Was wondering what to write for my first Spirit of Sunday post.
Want this to be a thoughtful post every week, sometimes about religion, sometimes about the spirit, or being meditative.
I grew up Unitarian Universalist, which is relatively rare thing, many UU children go to their own path so not all stay in the church. In fact, UU youth are encouraged to find their own spirituality, in fact part of the RE program is to visit other churches throughout the area and learn how they are different.
Many people find Unitarian Universalism through their life. Many people, myself included, have had issues with their church they were brought up in. And for people who are religious liberals, Unitarian Universalism can appeal. It is a strange religion in many ways. It’s is completely non-denominational, we have pagans, christians, jews, agnostics, atheists, humanists …. that are in the church. People are encouraged to read about their spiritual path and respect and cherish all religions.
It is also a congregational church with basic religious tenants but very different ministers by church. Some ministers can be theist, which means they believe in a higher power, even if it is not the Christian definition of God. Some are humanists, which means they believe in humanity but not God. Some are agnostic, and are not sure if there is a God. Some are pagan, and some have many views.
For me, I am a Universalist. The Universalist church and the Unitarian church merged 50 years ago in 1961. Some modern Unitarians (the term often used) like former UUA president John Buehrens wonder why it didn’t happen earlier. I think the merger has been fine but there was disadvantages of merging. Which included churches like the Westbrook, ME Universalist Church closed to where I live which was a major force in early 20th Century Westbrook but never recovered from the merger and closed 2 years ago.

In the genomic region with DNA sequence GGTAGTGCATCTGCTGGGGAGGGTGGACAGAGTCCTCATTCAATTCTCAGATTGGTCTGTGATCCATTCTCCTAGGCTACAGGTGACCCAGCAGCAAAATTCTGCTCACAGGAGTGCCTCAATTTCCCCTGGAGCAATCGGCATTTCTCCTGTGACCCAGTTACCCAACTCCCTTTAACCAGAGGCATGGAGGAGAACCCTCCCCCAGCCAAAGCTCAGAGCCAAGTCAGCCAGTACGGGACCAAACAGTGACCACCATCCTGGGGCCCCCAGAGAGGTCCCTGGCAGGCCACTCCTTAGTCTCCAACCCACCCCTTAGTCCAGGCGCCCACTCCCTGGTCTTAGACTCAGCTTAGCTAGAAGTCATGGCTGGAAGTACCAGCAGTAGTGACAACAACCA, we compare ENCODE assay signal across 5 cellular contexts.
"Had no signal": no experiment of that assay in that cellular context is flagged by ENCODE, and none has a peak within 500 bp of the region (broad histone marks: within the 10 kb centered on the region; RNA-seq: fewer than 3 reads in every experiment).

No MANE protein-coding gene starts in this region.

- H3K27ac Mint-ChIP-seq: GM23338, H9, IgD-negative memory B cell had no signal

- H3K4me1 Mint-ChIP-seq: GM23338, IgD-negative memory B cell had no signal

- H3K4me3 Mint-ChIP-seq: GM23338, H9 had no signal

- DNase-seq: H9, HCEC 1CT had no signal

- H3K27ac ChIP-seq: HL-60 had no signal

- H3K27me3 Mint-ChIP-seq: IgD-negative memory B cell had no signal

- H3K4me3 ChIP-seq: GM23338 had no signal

Traditionally the Unitarian church was more educated, more middle class, more Harvard, much wealthier and more discussion and Humanist. Universalism’s roots were more working class, more small towns, more theistic and often quite godly. Universalist churches tended to have big kitchens, lots of food, and a friendlier version of Calvinism that preached universal salvation not the chosen few of Calvinism. http://en.wikipedia.org/wiki/UUA
And this theistic more open view of the world I find very appealing. I feel like the Unitarian view of the world tends to look at a more humanist perspective where religion is something worth studying and analyzing. I feel the spirit in much of the world and go to pagan gatherings with my wife, that are incredibly rich and prayerful.
In fact, I have been praying a lot recently with the strange times we live in .. with #Occupy .. and finding a church that really speaks to me on Sunday, First Parish UU on Congress Street, in Portland, ME by City Hall. I love to do heart prayers where I breathe in, touch my heart, think strongly about my prayer and push it into the world. I am literally throwing my spiritual energy out to the world. I find this powerful, and affirming. I also feel uncomfortable with the more supplicant kneeling prayer of traditional Christianity.
First Parish church got an amazing new minister last year, Reverend Christine Sillari, whose words and spirit speak to me. I like that she likes the silence before the prayer, and I find the services meditative. And the music is just awesome in the church, with absolutely wonderful acoustics. The UU hymn “Spirit of Life” gets me every week in my heart, and is first just played in piano and then sung with moderations and is just beautiful. It is also a time for me to light candles and give prayers for the world and for personal issues in my life. Here is their website: http://firstparishportland.org/
Feeling more prayerful, and connected to a church makes my life richer.
Next week: I plan to talk about Nation vs. State and how it has affected the post-Colonial world … This week I wanted to keep more personal.